Japan imperial couple to visit the Philippines, as ties between former WWII enemies deepen

Japan's Emperor and Empress will visit the Philippines early next year, in yet another sign of even warmer ties between the countries.
Japan's Emperor and Empress will visit the Philippines early next year, in yet another sign of even warmer ties between the countries.PHOTO: AFP

MANILA - Japan's Emperor and Empress will visit the Philippines early next year, in yet another sign of even warmer ties between two former World War II enemies now dealing with an increasingly assertive China.

In a brief statement on Tuesday (Oct 13), Philippine President Benigno Aquino's spokesman Herminio Coloma said the state visit by Emperor Akihito and Empress Michiko "returns the warm welcome their majesties extended to the President when he visited Tokyo earlier this year".

Mr Aquino met the imperial couple during his four-day state visit to Japan in June this year.

Emperor Akihito said in a speech welcoming Mr Aquino to a palace banquet that Japan felt "remorse" for its actions during World War II.

"During World War II…, fierce battles between Japan and the United States took place on Philippine soil, resulting in the loss of many Filipino lives. This is something we Japanese must long remember with a profound sense of remorse," he said.

The Philippines and Japan are carving a deeper alliance, as they share concerns over China's push into disputed waters in the East and South China Seas.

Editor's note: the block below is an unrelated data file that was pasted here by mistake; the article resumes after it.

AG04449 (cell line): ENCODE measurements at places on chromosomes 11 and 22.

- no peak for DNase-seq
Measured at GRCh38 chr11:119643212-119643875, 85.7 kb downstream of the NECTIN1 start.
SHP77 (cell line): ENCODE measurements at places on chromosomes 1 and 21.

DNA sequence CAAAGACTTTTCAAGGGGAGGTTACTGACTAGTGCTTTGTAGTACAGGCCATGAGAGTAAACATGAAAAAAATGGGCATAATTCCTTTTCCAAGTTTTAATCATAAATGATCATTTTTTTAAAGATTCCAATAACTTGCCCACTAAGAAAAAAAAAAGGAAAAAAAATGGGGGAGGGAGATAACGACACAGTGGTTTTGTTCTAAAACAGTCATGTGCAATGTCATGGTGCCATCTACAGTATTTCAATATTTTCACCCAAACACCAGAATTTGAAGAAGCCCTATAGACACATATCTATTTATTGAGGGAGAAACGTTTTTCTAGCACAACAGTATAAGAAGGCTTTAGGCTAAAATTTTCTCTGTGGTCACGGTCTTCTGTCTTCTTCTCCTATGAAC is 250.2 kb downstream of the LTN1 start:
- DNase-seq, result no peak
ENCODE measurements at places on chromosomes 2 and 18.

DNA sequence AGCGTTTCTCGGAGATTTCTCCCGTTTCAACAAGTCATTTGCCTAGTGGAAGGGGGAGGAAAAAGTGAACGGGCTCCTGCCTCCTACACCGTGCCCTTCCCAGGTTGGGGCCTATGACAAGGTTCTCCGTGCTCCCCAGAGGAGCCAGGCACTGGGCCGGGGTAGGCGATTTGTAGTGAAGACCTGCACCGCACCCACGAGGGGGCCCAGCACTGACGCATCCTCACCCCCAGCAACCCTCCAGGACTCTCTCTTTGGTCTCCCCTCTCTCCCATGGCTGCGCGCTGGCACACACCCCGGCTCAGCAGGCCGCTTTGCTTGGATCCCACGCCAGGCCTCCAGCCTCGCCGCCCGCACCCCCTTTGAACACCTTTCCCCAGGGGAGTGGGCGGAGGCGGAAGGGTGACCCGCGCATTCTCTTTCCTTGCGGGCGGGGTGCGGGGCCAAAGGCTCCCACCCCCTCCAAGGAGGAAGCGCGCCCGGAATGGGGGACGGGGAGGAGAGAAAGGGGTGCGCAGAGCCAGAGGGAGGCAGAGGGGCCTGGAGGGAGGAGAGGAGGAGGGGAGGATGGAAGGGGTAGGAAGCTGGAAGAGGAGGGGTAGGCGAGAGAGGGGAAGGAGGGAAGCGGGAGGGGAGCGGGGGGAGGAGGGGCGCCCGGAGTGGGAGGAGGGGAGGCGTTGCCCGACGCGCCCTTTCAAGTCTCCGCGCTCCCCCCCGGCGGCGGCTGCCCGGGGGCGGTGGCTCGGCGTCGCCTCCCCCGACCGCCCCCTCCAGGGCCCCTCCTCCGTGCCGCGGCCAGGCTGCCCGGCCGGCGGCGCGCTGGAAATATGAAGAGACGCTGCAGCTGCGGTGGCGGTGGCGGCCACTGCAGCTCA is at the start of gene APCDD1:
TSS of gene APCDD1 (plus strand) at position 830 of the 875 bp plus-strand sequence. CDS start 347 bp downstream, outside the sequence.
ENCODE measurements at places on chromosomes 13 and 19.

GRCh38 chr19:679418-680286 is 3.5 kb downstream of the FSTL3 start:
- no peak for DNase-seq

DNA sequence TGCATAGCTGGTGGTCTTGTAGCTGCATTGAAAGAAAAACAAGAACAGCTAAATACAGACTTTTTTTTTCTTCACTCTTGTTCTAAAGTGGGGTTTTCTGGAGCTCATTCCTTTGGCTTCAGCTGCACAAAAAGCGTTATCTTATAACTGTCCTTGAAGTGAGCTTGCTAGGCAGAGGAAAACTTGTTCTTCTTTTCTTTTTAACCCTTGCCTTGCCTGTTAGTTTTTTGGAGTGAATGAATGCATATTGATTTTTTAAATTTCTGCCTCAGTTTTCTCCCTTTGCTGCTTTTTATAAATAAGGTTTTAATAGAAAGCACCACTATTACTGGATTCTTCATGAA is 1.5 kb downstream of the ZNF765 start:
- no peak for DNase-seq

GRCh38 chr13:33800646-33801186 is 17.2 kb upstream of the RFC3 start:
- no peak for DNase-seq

China claims nearly all 35 million sq km of the South China Sea.

The Philippines, Vietnam, Malaysia, Taiwan and Brunei have overlapping claims.

China has reclaimed more than 1,170ha of land in the South China Sea since it began land reclamation efforts in December 2013, 17 times more than the other claimants combined over the past 40 years.

China disclosed late on Friday (Oct 9) that it had begun operating two lighthouses on the Cuarteron and Johnson South reefs in the Spratly islands.

Although it has no territorial claims in the South China Sea, Japan is worried that China may gain control of international waterways, through which US$5 trillion (S$7 trillion) in shipborne trade passes every year.

Tokyo is also locked in its own dispute with Beijing over islands in the East China Sea that it calls the Senkaku Islands, with Japanese and Chinese patrol ships and fighter jets routinely shadowing each other near the uninhabited islands. China refers to the isles as the Diaoyu Islands.

The Philippines is expecting to see more Japanese warships patrol the South China Sea with Japan's recent landmark defence policy shift.

Japan has agreed agreed to send 10 new patrol boats for the Philippine Coast Guard, but the Philippines has been asking for more advanced surveillance equipment, including anti-submarine reconnaissance planes and radar kits.

rdancel@sph.com.sg